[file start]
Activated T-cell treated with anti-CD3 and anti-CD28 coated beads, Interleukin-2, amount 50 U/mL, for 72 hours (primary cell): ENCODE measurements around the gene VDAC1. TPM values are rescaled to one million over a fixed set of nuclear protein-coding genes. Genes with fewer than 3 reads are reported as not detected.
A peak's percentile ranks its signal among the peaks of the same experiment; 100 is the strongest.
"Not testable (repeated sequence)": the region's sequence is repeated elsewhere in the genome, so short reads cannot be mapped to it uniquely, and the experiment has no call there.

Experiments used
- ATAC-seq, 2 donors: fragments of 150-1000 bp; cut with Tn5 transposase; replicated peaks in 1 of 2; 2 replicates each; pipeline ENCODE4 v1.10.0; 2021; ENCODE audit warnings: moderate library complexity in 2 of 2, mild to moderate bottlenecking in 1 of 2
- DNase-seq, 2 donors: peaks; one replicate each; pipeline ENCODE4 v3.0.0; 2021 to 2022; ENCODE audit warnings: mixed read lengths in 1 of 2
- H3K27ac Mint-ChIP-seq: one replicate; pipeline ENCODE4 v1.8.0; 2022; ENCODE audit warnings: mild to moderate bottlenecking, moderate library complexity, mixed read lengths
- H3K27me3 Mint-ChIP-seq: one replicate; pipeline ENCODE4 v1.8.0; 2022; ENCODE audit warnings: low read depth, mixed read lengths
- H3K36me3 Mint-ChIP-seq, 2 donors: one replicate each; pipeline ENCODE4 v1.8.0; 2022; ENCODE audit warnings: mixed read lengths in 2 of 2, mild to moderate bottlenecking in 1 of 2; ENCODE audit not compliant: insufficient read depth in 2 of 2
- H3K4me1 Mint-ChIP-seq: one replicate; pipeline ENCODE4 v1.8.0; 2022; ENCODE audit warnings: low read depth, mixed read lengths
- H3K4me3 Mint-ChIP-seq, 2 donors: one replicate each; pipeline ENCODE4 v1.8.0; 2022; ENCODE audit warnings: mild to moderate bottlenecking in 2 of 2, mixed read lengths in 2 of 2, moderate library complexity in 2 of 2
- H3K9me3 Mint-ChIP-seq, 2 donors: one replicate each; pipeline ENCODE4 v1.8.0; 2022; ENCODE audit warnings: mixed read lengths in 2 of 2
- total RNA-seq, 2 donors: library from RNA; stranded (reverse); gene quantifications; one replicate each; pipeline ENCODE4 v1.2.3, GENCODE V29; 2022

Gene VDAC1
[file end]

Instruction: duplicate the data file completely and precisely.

Activated T-cell treated with anti-CD3 and anti-CD28 coated beads, Interleukin-2, amount 50 U/mL, for 72 hours (primary cell): ENCODE measurements around the gene VDAC1. TPM values are rescaled to one million over a fixed set of nuclear protein-coding genes. Genes with fewer than 3 reads are reported as not detected.
A peak's percentile ranks its signal among the peaks of the same experiment; 100 is the strongest.
"Not testable (repeated sequence)": the region's sequence is repeated elsewhere in the genome, so short reads cannot be mapped to it uniquely, and the experiment has no call there.

Experiments used
- ATAC-seq, 2 donors: fragments of 150-1000 bp; cut with Tn5 transposase; replicated peaks in 1 of 2; 2 replicates each; pipeline ENCODE4 v1.10.0; 2021; ENCODE audit warnings: moderate library complexity in 2 of 2, mild to moderate bottlenecking in 1 of 2
- DNase-seq, 2 donors: peaks; one replicate each; pipeline ENCODE4 v3.0.0; 2021 to 2022; ENCODE audit warnings: mixed read lengths in 1 of 2
- H3K27ac Mint-ChIP-seq: one replicate; pipeline ENCODE4 v1.8.0; 2022; ENCODE audit warnings: mild to moderate bottlenecking, moderate library complexity, mixed read lengths
- H3K27me3 Mint-ChIP-seq: one replicate; pipeline ENCODE4 v1.8.0; 2022; ENCODE audit warnings: low read depth, mixed read lengths
- H3K36me3 Mint-ChIP-seq, 2 donors: one replicate each; pipeline ENCODE4 v1.8.0; 2022; ENCODE audit warnings: mixed read lengths in 2 of 2, mild to moderate bottlenecking in 1 of 2; ENCODE audit not compliant: insufficient read depth in 2 of 2
- H3K4me1 Mint-ChIP-seq: one replicate; pipeline ENCODE4 v1.8.0; 2022; ENCODE audit warnings: low read depth, mixed read lengths
- H3K4me3 Mint-ChIP-seq, 2 donors: one replicate each; pipeline ENCODE4 v1.8.0; 2022; ENCODE audit warnings: mild to moderate bottlenecking in 2 of 2, mixed read lengths in 2 of 2, moderate library complexity in 2 of 2
- H3K9me3 Mint-ChIP-seq, 2 donors: one replicate each; pipeline ENCODE4 v1.8.0; 2022; ENCODE audit warnings: mixed read lengths in 2 of 2
- total RNA-seq, 2 donors: library from RNA; stranded (reverse); gene quantifications; one replicate each; pipeline ENCODE4 v1.2.3, GENCODE V29; 2022

Gene VDAC1